Asian stocks mixed after US government shutdown

BEIJING — Asian stock markets were mixed Monday after global investors shrugged off the latest U.S. government shutdown.

KEEPING SCORE: The Shanghai Composite Index rose 0.2 percent to 3,495.40 while Tokyo's Nikkei 225 lost 0.2 percent to 23,764.96. Hong Kong's Hang Seng edged less than 0.1 percent lower to 32,240.78 and Sydney's S&P-ASX 200 shed 0.1 percent to 5,998.30. Benchmarks in New Zealand, Taiwan and Jakarta advanced. Seoul's Kospi lost 1.1 percent to 2,492.96.

US SHUTDOWN: A wide range of federal government services were suspended after lawmakers failed to agree on a new budget, but economists said the shutdown was unlikely to last long enough to cause much damage. Investors and consumers are feeling optimistic now based on the tax cut signed into law last month, and the economy is strong enough to power through a short shutdown.

ANALYST'S TAKE: "The much-anticipated shutdown of the U.S. government on Saturday did not trigger much of a knee-jerk reaction in Asian markets," said Margaret Yang of CMC Markets in a report. "Safe-havens namely Japanese yen and gold edged higher, showing market sentiment remains cautious amid uncertainties of how long it will take the Democrats and Republicans to find a common ground on immigration concessions in order for the government to resume operating."

WALL STREET: Investors drove U.S. stocks higher, setting new market milestones last Friday despite the impending government shutdown. Retailers, banks and consumer goods companies accounted for much of the latest gains. Energy stocks fell along with crude oil prices. The Standard & Poor's 500 index rose 0.4 percent, to 2,810.30 while the Dow Jones industrial average gained 0.2 percent to 26,071.72. The Nasdaq composite added 0.6 percent to 7,336.38.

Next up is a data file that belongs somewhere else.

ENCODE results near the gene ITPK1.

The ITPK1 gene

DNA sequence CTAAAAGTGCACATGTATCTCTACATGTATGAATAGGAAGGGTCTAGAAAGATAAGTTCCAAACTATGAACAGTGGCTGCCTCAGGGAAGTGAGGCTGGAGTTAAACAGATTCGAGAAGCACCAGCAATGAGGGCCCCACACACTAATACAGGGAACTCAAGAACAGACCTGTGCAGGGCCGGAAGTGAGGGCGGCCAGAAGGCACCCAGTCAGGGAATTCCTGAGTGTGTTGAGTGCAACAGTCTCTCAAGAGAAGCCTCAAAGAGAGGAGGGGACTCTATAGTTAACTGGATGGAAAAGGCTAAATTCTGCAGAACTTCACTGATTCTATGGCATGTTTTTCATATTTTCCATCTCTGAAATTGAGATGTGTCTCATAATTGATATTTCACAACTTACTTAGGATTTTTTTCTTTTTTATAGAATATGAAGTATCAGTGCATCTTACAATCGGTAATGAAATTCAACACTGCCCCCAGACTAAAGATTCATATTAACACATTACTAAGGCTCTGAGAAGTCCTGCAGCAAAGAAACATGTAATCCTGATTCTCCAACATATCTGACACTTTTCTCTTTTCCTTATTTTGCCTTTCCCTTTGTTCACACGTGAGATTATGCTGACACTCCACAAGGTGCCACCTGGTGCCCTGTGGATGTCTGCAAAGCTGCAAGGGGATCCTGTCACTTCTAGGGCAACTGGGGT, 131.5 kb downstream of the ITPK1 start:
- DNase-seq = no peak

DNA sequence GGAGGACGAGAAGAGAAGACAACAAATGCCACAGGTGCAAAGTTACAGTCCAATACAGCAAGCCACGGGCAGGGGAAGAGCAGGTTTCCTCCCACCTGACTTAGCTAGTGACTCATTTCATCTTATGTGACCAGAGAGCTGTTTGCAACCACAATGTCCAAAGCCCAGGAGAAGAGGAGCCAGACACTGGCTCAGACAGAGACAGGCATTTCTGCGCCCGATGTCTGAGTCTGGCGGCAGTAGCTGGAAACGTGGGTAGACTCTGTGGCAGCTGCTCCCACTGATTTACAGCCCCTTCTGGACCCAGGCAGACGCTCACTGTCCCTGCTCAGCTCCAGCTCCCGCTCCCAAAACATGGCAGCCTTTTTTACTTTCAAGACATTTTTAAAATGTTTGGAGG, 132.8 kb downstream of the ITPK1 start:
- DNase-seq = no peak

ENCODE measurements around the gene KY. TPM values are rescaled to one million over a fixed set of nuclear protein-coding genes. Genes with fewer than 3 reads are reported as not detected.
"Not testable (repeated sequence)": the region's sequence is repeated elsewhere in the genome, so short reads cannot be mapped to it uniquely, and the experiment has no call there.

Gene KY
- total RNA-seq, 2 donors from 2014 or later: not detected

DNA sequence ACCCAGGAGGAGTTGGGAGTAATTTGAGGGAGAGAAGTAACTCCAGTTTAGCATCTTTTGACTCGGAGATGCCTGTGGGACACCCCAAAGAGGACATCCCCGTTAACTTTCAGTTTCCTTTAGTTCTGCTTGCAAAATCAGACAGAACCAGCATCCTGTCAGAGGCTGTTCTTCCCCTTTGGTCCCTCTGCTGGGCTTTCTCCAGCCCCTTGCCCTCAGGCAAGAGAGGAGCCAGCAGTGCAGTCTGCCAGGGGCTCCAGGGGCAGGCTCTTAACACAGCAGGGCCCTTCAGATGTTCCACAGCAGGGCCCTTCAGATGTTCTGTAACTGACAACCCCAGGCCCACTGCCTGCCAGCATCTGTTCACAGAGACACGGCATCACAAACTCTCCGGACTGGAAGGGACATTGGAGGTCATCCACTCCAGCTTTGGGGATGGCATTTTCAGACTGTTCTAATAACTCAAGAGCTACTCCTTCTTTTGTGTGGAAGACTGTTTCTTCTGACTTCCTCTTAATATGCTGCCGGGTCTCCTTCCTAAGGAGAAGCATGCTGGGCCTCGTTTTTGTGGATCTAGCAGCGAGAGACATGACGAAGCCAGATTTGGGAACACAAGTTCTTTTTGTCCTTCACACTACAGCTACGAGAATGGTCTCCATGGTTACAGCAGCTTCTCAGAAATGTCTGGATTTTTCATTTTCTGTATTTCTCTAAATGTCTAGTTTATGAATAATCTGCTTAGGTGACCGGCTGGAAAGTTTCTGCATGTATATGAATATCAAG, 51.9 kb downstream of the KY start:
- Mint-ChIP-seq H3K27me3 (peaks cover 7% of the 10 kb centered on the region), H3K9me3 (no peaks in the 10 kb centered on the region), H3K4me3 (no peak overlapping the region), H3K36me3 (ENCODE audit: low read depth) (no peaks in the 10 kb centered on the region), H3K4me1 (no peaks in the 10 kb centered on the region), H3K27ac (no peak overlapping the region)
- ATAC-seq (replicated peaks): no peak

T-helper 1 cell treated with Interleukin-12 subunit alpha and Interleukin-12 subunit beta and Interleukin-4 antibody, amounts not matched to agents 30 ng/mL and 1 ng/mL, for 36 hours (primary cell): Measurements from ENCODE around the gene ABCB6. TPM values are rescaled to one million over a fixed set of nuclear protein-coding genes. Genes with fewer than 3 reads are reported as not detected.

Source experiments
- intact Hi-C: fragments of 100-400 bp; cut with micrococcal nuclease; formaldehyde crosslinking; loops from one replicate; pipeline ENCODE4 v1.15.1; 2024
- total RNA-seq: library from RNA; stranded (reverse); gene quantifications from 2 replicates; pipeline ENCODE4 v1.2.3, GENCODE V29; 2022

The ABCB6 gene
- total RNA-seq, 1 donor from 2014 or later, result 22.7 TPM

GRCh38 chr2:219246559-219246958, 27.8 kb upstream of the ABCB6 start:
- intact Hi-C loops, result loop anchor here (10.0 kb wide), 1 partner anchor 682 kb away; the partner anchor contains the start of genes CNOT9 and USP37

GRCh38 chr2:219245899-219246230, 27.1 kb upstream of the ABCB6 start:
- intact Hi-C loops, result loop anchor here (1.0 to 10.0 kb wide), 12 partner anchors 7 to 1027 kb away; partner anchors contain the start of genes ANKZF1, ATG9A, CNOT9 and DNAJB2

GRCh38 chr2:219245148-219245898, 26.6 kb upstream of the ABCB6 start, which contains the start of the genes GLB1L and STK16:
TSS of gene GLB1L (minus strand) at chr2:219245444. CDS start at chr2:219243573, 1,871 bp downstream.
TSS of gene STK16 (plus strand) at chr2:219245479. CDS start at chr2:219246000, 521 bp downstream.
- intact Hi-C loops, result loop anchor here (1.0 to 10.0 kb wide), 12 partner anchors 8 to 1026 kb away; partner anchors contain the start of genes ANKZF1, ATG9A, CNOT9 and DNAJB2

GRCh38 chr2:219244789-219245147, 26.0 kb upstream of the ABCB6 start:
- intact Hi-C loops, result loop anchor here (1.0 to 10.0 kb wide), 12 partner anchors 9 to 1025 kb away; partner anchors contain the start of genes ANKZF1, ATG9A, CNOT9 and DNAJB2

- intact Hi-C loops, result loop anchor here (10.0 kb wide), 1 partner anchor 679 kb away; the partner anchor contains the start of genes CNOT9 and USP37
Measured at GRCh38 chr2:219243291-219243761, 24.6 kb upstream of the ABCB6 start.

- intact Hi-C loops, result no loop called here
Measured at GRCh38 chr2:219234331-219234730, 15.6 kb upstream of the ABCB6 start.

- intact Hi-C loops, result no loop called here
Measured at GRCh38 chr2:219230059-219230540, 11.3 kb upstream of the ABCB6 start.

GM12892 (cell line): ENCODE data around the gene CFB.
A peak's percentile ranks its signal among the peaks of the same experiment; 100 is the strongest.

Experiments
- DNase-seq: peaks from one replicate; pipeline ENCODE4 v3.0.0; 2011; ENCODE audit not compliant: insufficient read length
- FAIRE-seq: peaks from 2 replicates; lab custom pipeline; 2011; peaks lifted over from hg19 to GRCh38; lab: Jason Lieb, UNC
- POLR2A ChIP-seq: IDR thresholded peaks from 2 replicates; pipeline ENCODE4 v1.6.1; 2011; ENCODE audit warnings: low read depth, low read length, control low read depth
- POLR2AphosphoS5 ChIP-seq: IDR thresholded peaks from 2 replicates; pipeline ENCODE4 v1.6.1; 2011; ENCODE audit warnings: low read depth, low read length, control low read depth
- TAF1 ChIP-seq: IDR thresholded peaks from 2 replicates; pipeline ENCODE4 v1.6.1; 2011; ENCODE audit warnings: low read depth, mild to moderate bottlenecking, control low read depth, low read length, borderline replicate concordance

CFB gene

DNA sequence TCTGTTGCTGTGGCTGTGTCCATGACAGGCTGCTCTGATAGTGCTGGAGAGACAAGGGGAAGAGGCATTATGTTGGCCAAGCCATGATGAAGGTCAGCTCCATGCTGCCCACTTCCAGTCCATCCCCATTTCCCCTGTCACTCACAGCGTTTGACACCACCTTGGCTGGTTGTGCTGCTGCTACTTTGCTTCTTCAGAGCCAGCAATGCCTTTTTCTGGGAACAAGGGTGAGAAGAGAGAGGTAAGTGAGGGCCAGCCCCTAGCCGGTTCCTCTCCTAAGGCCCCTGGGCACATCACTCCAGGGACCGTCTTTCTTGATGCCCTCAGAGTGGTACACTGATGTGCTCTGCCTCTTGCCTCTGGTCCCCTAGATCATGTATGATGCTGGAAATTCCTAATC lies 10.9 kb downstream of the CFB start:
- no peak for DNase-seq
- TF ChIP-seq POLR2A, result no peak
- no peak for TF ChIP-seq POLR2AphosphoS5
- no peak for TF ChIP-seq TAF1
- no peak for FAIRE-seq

GERMANY: Social Democrats voted to open talks on forming a new government for Europe's largest economy with Chancellor Angela Merkel's conservatives after party leaders urged members to overcome their apprehensions for the good of the country. The vote was a major step toward ending the political gridlock that has blocked formation of a government since September's election. Many Social Democrats expressed concerns a 28-page agreement on prerequisites for coalition talks had watered down too many of their positions.

CURRENCY: The dollar edged up to 110.82 yen from Friday's 110.75 yen. The euro gained to $1.2222 from $1.2220.

ENERGY: Benchmark U.S. crude gained 16 cents to $63.47 per barrel in electronic trading on the New York Mercantile Exchange. The contract fell 58 cents the previous session to $63.31. Brent crude, used to price international oils, rose 20 cents to $68.81 in London. It lost 70 cents the previous session to $68.61.

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